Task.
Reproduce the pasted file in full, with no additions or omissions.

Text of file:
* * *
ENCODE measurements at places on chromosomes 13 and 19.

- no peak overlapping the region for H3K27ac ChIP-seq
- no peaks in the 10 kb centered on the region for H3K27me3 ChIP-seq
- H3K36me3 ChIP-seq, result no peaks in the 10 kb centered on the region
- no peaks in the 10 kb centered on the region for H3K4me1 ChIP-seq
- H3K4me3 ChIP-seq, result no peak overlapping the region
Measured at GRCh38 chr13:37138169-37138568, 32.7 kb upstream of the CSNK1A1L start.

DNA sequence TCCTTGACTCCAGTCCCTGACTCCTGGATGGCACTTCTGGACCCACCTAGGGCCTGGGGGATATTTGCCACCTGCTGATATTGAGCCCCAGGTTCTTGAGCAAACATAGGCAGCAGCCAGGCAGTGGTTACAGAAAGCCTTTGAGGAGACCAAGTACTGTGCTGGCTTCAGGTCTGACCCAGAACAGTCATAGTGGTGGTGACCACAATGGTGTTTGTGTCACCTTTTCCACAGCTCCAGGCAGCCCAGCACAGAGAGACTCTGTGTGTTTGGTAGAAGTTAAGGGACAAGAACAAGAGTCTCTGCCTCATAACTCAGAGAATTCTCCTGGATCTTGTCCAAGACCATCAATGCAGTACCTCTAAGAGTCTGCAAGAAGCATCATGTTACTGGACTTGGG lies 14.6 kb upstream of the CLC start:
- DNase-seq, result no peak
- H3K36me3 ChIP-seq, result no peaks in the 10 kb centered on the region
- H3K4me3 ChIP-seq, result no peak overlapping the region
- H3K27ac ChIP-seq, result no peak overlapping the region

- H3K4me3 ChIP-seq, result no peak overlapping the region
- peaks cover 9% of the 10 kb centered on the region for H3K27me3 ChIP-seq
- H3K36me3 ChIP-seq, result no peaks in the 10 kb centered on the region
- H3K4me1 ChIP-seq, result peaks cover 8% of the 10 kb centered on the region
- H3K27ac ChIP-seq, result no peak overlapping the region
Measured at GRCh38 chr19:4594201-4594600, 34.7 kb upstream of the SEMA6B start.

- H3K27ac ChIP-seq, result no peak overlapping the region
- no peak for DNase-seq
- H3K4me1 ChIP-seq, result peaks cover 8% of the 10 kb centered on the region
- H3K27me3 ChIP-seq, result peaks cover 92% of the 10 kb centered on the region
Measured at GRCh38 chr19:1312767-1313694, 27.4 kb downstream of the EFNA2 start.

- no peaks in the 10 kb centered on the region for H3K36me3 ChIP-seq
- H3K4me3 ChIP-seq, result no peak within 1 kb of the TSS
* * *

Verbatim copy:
ENCODE measurements at places on chromosomes 13 and 19.

- no peak overlapping the region for H3K27ac ChIP-seq
- no peaks in the 10 kb centered on the region for H3K27me3 ChIP-seq
- H3K36me3 ChIP-seq, result no peaks in the 10 kb centered on the region
- no peaks in the 10 kb centered on the region for H3K4me1 ChIP-seq
- H3K4me3 ChIP-seq, result no peak overlapping the region
Measured at GRCh38 chr13:37138169-37138568, 32.7 kb upstream of the CSNK1A1L start.

DNA sequence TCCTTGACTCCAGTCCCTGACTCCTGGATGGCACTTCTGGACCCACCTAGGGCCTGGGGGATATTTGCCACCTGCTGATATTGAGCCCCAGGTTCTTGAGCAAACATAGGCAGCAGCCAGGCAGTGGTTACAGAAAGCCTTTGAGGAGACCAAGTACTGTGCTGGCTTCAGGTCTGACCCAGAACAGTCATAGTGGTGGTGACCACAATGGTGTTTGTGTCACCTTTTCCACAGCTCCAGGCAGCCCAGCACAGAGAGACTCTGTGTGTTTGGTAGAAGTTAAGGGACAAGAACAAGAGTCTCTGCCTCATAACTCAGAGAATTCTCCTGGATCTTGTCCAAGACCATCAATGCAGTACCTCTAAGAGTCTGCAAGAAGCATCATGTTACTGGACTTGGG lies 14.6 kb upstream of the CLC start:
- DNase-seq, result no peak
- H3K36me3 ChIP-seq, result no peaks in the 10 kb centered on the region
- H3K4me3 ChIP-seq, result no peak overlapping the region
- H3K27ac ChIP-seq, result no peak overlapping the region

- H3K4me3 ChIP-seq, result no peak overlapping the region
- peaks cover 9% of the 10 kb centered on the region for H3K27me3 ChIP-seq
- H3K36me3 ChIP-seq, result no peaks in the 10 kb centered on the region
- H3K4me1 ChIP-seq, result peaks cover 8% of the 10 kb centered on the region
- H3K27ac ChIP-seq, result no peak overlapping the region
Measured at GRCh38 chr19:4594201-4594600, 34.7 kb upstream of the SEMA6B start.

- H3K27ac ChIP-seq, result no peak overlapping the region
- no peak for DNase-seq
- H3K4me1 ChIP-seq, result peaks cover 8% of the 10 kb centered on the region
- H3K27me3 ChIP-seq, result peaks cover 92% of the 10 kb centered on the region
Measured at GRCh38 chr19:1312767-1313694, 27.4 kb downstream of the EFNA2 start.

- no peaks in the 10 kb centered on the region for H3K36me3 ChIP-seq
- H3K4me3 ChIP-seq, result no peak within 1 kb of the TSS